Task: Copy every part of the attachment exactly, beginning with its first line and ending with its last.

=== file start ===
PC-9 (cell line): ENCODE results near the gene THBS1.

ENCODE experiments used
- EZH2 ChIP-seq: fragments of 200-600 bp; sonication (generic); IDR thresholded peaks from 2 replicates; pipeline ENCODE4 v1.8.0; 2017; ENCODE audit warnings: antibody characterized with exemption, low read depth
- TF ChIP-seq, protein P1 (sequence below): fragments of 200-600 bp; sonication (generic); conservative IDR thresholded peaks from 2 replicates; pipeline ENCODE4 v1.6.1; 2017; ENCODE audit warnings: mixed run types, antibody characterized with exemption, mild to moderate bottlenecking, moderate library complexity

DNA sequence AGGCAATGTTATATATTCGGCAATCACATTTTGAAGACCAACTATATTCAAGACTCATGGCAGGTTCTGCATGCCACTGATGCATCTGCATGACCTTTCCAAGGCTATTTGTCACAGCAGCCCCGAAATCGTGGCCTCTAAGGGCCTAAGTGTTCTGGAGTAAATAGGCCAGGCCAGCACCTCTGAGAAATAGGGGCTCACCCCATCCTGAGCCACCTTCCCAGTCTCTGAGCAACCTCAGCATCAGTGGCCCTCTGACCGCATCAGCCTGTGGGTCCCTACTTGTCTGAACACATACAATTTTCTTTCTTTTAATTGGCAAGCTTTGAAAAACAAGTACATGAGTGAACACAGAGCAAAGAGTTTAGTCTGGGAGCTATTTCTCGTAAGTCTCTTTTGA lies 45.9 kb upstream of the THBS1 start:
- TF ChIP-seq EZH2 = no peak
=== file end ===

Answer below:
PC-9 (cell line): ENCODE results near the gene THBS1.

ENCODE experiments used
- EZH2 ChIP-seq: fragments of 200-600 bp; sonication (generic); IDR thresholded peaks from 2 replicates; pipeline ENCODE4 v1.8.0; 2017; ENCODE audit warnings: antibody characterized with exemption, low read depth
- TF ChIP-seq, protein P1 (sequence below): fragments of 200-600 bp; sonication (generic); conservative IDR thresholded peaks from 2 replicates; pipeline ENCODE4 v1.6.1; 2017; ENCODE audit warnings: mixed run types, antibody characterized with exemption, mild to moderate bottlenecking, moderate library complexity

DNA sequence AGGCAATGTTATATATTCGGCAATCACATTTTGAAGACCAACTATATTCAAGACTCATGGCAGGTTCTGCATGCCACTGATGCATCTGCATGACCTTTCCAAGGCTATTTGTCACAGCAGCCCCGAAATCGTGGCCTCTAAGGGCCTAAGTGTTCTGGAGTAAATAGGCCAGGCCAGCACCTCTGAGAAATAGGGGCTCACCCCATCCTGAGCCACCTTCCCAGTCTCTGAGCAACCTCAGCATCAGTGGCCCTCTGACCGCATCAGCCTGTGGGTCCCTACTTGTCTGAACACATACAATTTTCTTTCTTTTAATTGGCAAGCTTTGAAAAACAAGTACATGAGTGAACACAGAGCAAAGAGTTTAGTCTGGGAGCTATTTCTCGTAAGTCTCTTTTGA lies 45.9 kb upstream of the THBS1 start:
- TF ChIP-seq EZH2 = no peak